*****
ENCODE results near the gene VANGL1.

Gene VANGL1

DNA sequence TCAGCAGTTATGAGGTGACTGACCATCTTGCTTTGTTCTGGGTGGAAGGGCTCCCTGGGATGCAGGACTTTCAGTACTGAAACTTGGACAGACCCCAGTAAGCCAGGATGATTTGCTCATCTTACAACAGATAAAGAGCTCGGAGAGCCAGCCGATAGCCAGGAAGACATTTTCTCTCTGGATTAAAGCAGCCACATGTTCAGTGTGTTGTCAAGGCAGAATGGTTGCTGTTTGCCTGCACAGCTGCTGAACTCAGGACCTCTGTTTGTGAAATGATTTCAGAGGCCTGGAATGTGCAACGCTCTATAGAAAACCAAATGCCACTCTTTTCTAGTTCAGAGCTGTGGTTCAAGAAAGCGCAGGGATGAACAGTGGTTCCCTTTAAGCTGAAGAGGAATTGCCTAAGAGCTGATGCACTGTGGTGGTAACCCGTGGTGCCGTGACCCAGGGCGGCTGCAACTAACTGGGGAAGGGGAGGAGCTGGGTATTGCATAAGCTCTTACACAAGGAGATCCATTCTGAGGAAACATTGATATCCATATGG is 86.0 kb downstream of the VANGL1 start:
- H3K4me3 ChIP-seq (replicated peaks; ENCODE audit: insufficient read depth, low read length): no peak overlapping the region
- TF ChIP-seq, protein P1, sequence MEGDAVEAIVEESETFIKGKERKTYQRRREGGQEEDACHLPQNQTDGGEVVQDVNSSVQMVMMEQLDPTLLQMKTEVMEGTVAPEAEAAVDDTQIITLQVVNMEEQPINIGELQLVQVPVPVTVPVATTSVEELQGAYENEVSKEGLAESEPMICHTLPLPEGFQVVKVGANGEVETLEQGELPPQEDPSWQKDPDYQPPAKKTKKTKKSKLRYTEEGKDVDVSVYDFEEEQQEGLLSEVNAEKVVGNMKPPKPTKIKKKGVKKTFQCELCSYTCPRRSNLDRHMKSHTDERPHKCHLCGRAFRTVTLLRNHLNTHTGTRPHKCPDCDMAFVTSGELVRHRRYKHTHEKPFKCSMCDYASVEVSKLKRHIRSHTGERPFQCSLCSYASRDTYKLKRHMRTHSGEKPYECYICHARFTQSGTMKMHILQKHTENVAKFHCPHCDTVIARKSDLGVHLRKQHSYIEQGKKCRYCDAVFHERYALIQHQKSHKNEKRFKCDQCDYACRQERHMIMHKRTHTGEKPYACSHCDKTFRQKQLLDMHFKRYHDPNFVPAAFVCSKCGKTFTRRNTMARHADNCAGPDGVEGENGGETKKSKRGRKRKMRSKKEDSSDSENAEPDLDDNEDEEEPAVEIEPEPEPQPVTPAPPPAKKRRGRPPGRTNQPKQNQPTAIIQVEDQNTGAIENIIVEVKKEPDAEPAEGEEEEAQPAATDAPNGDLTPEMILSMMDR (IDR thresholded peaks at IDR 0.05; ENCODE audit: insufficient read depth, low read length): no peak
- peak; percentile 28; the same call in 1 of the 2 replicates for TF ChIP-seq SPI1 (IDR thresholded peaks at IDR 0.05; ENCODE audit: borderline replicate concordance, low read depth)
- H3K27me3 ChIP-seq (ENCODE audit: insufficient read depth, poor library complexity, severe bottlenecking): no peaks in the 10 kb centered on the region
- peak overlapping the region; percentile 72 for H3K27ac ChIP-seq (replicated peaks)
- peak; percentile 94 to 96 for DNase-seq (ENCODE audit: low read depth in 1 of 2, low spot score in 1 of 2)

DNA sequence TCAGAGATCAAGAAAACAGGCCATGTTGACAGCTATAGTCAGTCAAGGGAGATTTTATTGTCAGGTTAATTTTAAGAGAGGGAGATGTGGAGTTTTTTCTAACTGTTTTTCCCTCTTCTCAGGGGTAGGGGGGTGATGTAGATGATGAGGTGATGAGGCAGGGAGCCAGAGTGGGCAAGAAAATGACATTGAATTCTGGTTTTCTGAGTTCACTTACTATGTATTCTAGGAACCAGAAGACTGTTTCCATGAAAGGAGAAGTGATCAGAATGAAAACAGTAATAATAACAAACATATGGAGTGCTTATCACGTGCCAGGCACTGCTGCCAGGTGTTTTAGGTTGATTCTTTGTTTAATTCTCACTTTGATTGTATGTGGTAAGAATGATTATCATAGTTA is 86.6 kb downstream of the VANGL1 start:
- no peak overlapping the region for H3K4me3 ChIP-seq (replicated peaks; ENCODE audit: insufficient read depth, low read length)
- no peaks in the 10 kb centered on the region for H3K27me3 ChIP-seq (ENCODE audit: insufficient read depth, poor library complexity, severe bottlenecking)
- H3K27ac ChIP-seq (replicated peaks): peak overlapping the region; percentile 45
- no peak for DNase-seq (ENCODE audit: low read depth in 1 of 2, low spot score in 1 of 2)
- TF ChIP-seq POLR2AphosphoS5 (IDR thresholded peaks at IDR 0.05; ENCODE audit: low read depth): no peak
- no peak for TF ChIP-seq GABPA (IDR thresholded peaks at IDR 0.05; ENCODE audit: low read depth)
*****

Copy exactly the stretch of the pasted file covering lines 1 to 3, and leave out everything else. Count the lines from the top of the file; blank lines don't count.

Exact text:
ENCODE results near the gene VANGL1.

Gene VANGL1

DNA sequence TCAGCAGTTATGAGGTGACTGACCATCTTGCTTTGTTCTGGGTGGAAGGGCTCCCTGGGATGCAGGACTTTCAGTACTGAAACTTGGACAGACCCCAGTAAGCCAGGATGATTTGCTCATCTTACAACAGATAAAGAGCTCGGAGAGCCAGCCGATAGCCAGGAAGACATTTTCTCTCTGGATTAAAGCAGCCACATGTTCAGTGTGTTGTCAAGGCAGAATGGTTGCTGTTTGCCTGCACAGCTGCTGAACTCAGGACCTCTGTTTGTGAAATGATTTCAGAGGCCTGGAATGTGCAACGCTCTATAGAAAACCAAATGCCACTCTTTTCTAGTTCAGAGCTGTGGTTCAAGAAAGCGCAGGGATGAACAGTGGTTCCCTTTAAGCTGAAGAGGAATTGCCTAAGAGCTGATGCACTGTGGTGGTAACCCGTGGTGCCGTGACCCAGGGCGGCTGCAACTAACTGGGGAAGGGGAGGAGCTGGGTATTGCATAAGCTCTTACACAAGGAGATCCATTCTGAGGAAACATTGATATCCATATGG is 86.0 kb downstream of the VANGL1 start: